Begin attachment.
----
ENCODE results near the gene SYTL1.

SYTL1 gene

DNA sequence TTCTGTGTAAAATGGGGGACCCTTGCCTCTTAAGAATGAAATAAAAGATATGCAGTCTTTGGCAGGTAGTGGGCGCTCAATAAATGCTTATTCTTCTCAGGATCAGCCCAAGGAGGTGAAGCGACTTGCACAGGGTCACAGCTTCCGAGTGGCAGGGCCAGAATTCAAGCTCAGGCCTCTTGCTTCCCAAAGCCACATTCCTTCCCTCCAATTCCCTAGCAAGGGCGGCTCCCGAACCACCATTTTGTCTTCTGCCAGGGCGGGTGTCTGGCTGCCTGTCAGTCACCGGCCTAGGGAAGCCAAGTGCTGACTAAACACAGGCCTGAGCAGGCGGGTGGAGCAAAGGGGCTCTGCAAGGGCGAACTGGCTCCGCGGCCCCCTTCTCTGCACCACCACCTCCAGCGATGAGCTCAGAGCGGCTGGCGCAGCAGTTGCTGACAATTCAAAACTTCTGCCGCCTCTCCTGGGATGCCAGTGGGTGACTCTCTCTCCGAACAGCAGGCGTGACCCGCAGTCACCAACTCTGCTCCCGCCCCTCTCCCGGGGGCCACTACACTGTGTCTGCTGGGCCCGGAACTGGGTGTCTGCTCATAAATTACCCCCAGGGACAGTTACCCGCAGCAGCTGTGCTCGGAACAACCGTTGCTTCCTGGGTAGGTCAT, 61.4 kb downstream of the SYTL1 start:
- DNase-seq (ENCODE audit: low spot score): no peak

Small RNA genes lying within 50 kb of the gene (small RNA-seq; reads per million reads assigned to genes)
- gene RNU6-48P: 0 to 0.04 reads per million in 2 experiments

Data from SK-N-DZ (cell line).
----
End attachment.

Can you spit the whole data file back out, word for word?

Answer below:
ENCODE results near the gene SYTL1.

SYTL1 gene

DNA sequence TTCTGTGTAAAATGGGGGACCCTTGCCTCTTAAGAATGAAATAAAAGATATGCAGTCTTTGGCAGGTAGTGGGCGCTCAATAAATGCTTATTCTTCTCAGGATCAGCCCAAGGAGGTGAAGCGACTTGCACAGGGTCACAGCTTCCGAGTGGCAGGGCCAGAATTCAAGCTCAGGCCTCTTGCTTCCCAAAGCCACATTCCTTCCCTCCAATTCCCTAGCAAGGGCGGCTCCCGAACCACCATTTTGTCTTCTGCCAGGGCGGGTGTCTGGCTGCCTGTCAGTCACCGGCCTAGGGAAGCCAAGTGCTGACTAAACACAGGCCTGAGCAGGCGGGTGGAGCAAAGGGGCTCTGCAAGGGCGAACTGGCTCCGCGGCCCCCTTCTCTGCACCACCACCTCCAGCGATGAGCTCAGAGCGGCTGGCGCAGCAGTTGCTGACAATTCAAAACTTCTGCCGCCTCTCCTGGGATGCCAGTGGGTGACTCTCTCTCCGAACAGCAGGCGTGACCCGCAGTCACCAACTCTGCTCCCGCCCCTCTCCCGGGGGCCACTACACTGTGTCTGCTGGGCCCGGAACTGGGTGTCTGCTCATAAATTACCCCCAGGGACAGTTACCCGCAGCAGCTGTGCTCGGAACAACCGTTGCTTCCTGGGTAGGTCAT, 61.4 kb downstream of the SYTL1 start:
- DNase-seq (ENCODE audit: low spot score): no peak

Small RNA genes lying within 50 kb of the gene (small RNA-seq; reads per million reads assigned to genes)
- gene RNU6-48P: 0 to 0.04 reads per million in 2 experiments

Data from SK-N-DZ (cell line).